clock menu more-arrow no yes mobile

Filed under:

Documentarian: Conor McGregor is a ‘mad scientist’ just like Tom Brady, LeBron James, and Steph Curry

Courtesy of Netflix

Conor McGregor was speaking to his doctors just hours removed from surgery after suffering a gruesome injury when his leg snapped at the end of the first round in his fight against Dustin Poirier at UFC 264.

As recovery and rehabilitation plans were being discussed, the former two-division UFC champion wasn’t necessarily thinking about how long it would take him to stand on two legs again and he wasn’t mired in defeat after a second straight loss to Poirier.

Instead, he was telling his physicians about his eventual return to fighting.

“One of the things that’s interesting about Conor, when he loses and he’s lost a couple of fights in the past few years, everyone else freaks out — he very much doesn’t,” Gotham Chopra, director behind the new Netflix documentary McGregor Forever told MMA Fighting. “He’s like you don’t fight this much and not lose. Losing is definitely part of the journey. He’s not precious about it. He’s very interesting. He’s instantly analyzing and ready for the next fight.

“You see that in that crazy hospital scene. We’ve all seen his ankle snap and there’s another scene where he’s trying to convince the doctor ‘no, I’ll be fine, give me a couple of months.’ He’s already planning his comeback, his next fight. You’re like wow, this is a unique guy.”

Chopra, who is the co-founder of Religion of Sports and has done past documentaries such as Man in the Arena: Tom Brady and Shut Up and Dribble, which focused on LeBron James, spent the better part of the past three years developing this new documentary on McGregor.

He admits that he wasn’t necessarily the biggest fight fan but there was something utterly fascinating about McGregor that got him interested in the project. Chopra admits he never could have predicted how things would play out when he first started following McGregor after his boxing match against Floyd Mayweather and his subsequent return to the UFC in his fight with Khabib Nurmagomedov.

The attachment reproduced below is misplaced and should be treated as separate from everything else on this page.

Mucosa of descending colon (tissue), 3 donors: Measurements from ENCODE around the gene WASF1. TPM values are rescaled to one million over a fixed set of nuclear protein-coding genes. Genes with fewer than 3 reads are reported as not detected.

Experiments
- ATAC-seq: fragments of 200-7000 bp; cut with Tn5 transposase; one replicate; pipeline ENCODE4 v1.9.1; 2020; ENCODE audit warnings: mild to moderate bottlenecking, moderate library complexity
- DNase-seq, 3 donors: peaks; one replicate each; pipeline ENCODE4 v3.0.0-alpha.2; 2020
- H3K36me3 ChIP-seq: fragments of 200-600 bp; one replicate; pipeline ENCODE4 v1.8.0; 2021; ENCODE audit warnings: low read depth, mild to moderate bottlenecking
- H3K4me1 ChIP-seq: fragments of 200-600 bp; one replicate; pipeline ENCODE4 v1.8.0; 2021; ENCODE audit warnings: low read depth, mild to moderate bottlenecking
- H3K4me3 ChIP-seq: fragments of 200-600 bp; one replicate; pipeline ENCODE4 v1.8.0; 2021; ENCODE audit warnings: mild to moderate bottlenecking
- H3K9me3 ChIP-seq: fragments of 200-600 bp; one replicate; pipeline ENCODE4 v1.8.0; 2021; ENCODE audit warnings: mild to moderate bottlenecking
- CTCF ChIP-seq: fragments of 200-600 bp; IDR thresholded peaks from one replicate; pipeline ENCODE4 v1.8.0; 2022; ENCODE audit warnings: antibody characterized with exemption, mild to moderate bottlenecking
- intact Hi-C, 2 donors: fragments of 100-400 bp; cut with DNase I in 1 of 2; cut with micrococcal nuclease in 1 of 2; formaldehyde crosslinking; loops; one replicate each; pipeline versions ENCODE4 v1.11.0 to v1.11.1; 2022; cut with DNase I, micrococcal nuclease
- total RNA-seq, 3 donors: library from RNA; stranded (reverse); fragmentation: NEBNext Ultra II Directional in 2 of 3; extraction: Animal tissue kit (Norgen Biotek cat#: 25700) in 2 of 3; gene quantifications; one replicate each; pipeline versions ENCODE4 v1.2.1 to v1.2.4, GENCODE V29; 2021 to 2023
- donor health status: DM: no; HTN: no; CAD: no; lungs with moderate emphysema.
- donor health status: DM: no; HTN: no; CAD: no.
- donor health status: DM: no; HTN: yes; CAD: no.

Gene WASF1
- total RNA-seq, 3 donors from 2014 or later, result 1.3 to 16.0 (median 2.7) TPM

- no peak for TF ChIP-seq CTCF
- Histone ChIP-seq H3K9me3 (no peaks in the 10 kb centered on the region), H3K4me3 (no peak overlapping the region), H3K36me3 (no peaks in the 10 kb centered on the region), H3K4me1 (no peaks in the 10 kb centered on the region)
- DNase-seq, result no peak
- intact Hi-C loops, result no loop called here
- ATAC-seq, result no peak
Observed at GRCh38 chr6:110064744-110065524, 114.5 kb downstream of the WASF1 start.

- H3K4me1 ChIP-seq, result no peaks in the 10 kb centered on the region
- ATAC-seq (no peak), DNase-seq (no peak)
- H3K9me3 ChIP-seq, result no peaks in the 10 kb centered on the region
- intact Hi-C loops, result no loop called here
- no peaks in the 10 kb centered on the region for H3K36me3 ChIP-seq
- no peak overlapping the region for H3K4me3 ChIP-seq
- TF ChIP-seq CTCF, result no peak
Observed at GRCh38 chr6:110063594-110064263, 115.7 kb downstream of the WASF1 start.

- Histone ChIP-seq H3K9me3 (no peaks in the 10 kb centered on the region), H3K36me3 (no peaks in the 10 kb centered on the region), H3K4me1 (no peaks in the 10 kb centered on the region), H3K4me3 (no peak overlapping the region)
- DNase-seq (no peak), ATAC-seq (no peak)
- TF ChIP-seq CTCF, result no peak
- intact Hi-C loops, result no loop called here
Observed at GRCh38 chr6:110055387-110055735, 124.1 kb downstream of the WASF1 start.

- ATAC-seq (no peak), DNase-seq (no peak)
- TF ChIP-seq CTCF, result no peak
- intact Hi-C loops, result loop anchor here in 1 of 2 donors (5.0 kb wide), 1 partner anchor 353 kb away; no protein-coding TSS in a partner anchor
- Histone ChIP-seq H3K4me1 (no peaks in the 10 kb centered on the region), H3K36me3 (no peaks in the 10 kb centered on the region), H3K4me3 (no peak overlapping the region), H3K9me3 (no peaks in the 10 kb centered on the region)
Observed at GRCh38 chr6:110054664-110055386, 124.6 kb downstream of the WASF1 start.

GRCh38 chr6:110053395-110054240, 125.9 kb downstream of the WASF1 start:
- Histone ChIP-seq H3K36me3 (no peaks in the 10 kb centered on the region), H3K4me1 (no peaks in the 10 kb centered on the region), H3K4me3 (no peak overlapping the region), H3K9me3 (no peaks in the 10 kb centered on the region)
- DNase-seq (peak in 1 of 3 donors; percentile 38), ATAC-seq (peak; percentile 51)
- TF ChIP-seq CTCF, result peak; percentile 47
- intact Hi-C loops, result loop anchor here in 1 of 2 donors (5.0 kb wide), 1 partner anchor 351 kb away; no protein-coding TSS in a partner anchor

“It’s documentary filmmaking 101,” Chopra explained. “There’s a plan, there’s an outline or a vision, and then there’s what you capture, what actually happens, what’s in the can, the stuff that’s strongest. That hospital scene, which happens really at the end [of the documentary] is so powerful and so intimate and so interesting but it’s like how did we get here?

“You figure stuff out in the edit room but that was just one of several dramatic things that happened. You adapt around it.”

Like all athletes competing in professional sports, McGregor faces the same possible outcomes with success or failure but Chopra admits he got drawn into the idea that he was about to witness the Irish superstar make an ascension back to greatness.

What actually happened was McGregor falling to Poirier in back-to-back fights with the last bout ending with that devastating injury.

“Everybody expects wins,” Chopra said. “That’s what you do. You get on the ride and it’s like ‘he’s training really hard, he’s looking really good’ and you’re listening to all the trainers telling you ‘he’s never been in better shape in his life, his mind is so right’ and all this stuff. You go into the fights thinking of course he’s going to win these fights.

“I was at both of the [Dustin] Poirier fights, and we had a vision, and I’ve been through this before with Tom Brady where you think he’s going to win the Super Bowl and he doesn’t. You adapt. I have to say for the filmmaking, for the storytelling, losing — I don’t want to say it’s better but it’s more interesting. It gives you more tension. It gives you more storytelling opportunities than just another victory. I think that’s the case here.”

Much like Brady bouncing back from a loss in a Super Bowl and then winning the very next year, Chopra saw McGregor begin his climb back from defeat with that same kind of ferocity.